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Resistance and Wires

Extracts from this document...


Tom Bell

  1. 21st Century Additional Science

Written Science Experiment - Resistance and Wires

How is the resistance of nickel-chrome wire affected by its length and diameter?

How is the resistance of nickel-chrome wire affected by its length and diameter?

  1. Introduction

This investigation determines how changing the length of Nickel-Chrome (nichrome) wires, when passing an electrical current through them, affects their resistance. It also determines how resistance is affected by a change in the diameter of the wire used. Resistance is "the property of failing to conduct electrical or thermal energy".

Resistance is a force which opposes the flow of an electric current around a circuit so that more energy is required to push the charged particles around the circuit. The circuit itself can resist the flow of particles if the wires are either very thin or very long, e.g. the filament across an electric light bulb.

Resistance is measured in ohms. A resistor has the resistance of one ohm if a voltage of one volt is required to push a current of one amp through it.

George Ohm discovered that the emf (electromagnetic force) of a circuit is directly proportional to the current flowing through the circuit. This means that if you triple one, you triple the other. He also discovered that a circuit sometimes resisted the flow of electricity. He called this, resistance. He then came up with a rule for working out the resistance of a circuit:

V÷I = R, V= I×R and R=V÷I

V –Voltage (volts)
I – current (amps)
R – resistance (ohms)

In conducting this experiment I examined the resistance of Nickel-chrome wire. I am investigating 2 variables that affect the resistance of the wire in this investigation. They are the diameter of the wire and the length of the wire.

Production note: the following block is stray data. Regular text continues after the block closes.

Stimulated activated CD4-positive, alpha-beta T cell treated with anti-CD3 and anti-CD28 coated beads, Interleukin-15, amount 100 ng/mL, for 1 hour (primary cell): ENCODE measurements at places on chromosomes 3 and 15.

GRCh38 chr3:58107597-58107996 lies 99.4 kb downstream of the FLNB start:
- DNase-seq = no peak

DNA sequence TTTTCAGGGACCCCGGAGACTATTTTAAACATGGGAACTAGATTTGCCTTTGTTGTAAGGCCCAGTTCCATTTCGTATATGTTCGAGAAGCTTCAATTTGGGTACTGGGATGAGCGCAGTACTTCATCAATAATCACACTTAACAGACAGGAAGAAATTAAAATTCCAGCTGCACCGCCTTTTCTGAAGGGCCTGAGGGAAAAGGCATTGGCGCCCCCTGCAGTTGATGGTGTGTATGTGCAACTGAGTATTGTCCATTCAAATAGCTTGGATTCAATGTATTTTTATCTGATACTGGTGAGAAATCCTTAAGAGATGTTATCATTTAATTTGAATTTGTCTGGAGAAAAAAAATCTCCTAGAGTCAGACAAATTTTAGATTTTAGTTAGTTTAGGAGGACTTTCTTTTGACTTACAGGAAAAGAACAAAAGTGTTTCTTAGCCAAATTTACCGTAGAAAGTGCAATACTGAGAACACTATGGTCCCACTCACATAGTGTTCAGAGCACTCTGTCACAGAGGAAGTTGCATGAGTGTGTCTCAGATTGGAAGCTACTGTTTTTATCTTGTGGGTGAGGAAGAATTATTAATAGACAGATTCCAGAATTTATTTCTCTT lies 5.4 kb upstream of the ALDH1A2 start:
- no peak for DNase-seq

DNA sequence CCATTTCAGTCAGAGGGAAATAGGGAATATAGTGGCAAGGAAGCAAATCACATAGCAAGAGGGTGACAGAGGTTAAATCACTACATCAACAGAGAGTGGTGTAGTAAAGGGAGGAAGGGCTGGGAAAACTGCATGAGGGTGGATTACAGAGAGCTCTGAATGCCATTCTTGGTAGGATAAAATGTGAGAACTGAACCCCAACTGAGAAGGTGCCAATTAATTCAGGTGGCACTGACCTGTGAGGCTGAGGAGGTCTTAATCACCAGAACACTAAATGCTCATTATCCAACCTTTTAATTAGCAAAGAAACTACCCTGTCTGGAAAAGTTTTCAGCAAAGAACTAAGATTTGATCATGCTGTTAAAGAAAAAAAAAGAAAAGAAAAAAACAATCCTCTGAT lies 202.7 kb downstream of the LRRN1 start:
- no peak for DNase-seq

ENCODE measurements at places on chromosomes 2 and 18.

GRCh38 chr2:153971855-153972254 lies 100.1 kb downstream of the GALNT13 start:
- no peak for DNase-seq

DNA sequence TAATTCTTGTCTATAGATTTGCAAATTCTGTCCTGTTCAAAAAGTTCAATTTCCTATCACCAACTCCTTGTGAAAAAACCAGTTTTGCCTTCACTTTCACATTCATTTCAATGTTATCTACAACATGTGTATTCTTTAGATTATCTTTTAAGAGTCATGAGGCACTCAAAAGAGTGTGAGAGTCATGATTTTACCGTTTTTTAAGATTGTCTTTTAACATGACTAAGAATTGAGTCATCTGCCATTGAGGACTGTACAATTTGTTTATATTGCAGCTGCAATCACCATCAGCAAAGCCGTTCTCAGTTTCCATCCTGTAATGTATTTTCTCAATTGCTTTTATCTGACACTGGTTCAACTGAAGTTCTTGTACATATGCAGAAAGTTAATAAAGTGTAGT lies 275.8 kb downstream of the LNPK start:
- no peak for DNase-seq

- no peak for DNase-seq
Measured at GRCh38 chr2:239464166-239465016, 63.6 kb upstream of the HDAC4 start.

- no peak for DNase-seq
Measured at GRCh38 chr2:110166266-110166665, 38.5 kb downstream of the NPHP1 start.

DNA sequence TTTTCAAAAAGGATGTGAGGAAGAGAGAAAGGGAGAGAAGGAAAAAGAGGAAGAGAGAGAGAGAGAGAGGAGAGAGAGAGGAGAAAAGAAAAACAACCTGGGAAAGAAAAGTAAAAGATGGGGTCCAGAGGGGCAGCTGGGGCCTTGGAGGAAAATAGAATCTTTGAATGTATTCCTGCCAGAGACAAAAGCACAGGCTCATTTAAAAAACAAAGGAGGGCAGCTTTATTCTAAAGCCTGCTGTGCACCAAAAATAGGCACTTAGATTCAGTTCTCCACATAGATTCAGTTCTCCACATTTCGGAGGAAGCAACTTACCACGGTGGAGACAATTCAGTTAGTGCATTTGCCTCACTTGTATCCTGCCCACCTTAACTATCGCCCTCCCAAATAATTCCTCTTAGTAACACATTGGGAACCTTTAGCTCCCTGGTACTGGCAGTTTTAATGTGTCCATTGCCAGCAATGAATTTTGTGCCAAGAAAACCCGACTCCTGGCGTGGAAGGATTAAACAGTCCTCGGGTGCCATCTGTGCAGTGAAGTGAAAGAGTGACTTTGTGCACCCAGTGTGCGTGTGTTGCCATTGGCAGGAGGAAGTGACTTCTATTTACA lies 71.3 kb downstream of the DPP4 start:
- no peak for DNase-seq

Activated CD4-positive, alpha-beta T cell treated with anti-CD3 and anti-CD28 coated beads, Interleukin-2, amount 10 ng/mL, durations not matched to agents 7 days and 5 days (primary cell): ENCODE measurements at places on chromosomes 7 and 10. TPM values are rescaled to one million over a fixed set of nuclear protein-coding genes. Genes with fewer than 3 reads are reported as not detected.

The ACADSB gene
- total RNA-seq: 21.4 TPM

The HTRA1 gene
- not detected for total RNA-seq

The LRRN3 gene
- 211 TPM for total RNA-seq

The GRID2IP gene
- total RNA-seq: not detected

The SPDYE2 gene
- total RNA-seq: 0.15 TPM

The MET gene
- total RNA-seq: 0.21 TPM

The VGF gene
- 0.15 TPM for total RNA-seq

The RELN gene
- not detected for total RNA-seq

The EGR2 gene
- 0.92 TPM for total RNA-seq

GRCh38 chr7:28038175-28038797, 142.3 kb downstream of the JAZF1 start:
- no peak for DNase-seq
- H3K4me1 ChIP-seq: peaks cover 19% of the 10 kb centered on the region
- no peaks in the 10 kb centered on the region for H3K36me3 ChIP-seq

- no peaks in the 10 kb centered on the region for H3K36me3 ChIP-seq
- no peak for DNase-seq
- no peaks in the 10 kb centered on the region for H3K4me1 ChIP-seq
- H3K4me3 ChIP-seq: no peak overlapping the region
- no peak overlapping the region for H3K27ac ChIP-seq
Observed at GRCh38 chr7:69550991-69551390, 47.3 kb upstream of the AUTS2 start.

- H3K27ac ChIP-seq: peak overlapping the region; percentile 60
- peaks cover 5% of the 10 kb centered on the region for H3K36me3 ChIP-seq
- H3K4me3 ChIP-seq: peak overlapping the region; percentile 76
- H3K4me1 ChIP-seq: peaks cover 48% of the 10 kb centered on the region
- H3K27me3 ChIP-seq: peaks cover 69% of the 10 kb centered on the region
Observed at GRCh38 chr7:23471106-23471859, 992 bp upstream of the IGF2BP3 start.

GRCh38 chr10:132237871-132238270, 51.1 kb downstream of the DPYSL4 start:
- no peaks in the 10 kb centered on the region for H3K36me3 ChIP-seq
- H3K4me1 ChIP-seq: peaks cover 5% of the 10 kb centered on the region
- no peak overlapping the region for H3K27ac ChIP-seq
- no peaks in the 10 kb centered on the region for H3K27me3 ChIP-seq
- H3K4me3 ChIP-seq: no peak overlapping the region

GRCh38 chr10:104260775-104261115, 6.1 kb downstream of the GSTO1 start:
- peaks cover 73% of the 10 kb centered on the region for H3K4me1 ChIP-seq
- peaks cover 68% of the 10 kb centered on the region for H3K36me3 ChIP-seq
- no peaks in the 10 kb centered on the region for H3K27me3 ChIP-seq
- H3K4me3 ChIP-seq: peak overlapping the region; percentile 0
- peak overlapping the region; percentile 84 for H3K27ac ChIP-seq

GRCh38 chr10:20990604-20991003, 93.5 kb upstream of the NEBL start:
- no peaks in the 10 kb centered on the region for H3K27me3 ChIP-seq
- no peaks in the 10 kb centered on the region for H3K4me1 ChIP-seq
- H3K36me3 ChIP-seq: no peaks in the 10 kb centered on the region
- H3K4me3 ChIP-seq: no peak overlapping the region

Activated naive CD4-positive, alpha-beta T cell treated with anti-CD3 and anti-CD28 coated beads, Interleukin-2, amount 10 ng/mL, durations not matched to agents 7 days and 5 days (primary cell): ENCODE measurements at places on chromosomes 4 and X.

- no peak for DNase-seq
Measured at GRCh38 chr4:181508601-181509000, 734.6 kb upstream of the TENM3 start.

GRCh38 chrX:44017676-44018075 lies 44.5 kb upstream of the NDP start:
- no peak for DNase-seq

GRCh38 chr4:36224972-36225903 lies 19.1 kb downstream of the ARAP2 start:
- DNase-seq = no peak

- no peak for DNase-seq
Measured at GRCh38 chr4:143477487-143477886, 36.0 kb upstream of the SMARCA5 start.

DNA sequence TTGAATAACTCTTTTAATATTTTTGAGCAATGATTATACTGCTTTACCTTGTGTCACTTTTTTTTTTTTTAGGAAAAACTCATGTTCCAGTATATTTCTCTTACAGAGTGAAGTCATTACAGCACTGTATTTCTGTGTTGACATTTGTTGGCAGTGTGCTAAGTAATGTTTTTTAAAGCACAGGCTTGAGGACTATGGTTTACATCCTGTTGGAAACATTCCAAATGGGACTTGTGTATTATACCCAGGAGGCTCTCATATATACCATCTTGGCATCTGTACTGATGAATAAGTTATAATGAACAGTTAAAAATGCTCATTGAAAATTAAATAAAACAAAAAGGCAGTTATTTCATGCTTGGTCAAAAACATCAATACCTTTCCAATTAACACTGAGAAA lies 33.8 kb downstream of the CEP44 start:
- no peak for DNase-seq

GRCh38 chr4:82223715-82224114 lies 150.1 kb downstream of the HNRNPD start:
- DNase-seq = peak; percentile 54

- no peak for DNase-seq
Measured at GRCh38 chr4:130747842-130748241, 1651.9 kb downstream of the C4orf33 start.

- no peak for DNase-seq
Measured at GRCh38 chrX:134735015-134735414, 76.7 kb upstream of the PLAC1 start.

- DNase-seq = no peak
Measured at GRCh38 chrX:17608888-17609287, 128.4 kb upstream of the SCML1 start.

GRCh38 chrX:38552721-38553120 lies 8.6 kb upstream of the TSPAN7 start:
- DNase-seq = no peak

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This graph tells us what ‘n’ would be to enable the formula y=nx, to work for each result. This is useful to us in that it enables us to see in detail, the accuracy of our results. This is because the results appear to be in exact proportion between their length and resistance. This calculation tells us that that is in fact not completely true for this experiment. As shown in the table, the results do tend to increase. This should not be the case if the two variables are in direct proportion to each other. This increase in the value of ‘n’, can however be explained. My explanation for this is similar to the reason for the range bars increasing in size of scatter as length is increased. I assume that it is due to the fact that I conducted the tests chronologically from the shorter length of wires, to the longer lengths. Due to the fact that I used the same wire each time, the temperature could have increased marginally despite the fact that I momentarily turned the power off between each recording. This amount of time when the power pack was off, may not have been long enough. The heat could be building up in the test wire, causing an increase in resistance and shown on the diagrams on page 3b in the introduction section. If drawn on a graph, and if the results had been more accurate by me waiting for the wire to cool down for longer,  the results for ‘n’, in the equation y=nx, would have shown an exactly straight line because the relationship between length and resistance is directly and exactly proportional as calculated below.